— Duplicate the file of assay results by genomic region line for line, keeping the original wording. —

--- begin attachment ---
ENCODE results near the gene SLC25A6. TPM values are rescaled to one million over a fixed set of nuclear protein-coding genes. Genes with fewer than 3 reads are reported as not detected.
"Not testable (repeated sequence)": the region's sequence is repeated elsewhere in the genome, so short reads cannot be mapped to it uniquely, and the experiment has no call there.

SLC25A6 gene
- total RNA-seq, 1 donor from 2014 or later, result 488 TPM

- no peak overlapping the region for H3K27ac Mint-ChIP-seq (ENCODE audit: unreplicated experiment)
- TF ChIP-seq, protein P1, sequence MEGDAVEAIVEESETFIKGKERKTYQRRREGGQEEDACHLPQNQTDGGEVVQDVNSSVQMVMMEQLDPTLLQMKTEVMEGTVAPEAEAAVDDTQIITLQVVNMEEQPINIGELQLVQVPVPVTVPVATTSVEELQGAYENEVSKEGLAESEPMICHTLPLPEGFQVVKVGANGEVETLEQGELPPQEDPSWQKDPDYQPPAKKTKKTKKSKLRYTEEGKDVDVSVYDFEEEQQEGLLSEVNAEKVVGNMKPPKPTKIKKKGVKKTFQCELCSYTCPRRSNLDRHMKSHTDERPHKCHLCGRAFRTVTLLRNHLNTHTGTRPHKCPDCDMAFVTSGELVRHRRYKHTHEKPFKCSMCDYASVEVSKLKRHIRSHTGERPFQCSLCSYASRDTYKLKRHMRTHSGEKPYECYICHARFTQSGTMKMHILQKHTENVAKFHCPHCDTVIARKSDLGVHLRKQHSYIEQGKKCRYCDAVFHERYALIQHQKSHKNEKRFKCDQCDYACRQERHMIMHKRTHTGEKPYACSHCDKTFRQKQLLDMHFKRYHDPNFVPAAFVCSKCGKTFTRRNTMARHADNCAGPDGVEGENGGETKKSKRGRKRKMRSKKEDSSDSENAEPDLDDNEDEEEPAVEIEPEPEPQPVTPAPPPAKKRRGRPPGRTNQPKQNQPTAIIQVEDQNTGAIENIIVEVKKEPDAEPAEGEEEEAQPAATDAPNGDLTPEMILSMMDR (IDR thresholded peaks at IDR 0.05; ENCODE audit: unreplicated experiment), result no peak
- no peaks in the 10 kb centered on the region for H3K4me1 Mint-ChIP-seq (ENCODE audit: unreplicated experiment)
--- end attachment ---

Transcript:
ENCODE results near the gene SLC25A6. TPM values are rescaled to one million over a fixed set of nuclear protein-coding genes. Genes with fewer than 3 reads are reported as not detected.
"Not testable (repeated sequence)": the region's sequence is repeated elsewhere in the genome, so short reads cannot be mapped to it uniquely, and the experiment has no call there.

SLC25A6 gene
- total RNA-seq, 1 donor from 2014 or later, result 488 TPM

- no peak overlapping the region for H3K27ac Mint-ChIP-seq (ENCODE audit: unreplicated experiment)
- TF ChIP-seq, protein P1, sequence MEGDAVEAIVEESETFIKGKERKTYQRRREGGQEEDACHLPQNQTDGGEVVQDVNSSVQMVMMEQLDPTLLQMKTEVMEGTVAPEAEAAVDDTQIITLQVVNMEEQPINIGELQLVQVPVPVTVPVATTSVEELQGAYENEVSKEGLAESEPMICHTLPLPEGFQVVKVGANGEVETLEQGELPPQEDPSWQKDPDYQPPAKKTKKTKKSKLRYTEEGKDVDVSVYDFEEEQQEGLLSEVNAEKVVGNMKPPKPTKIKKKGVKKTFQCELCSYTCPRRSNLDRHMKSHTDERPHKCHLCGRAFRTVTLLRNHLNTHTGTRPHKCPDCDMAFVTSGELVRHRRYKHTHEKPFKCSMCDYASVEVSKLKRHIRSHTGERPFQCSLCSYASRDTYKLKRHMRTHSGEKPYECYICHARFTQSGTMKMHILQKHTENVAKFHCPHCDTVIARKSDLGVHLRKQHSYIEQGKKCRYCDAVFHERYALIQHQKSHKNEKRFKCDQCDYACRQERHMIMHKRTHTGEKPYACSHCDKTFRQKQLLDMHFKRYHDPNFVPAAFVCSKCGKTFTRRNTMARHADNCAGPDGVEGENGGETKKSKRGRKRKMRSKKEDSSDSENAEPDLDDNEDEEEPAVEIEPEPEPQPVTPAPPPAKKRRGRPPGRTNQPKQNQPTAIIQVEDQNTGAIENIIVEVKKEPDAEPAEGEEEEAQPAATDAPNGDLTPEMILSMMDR (IDR thresholded peaks at IDR 0.05; ENCODE audit: unreplicated experiment), result no peak
- no peaks in the 10 kb centered on the region for H3K4me1 Mint-ChIP-seq (ENCODE audit: unreplicated experiment)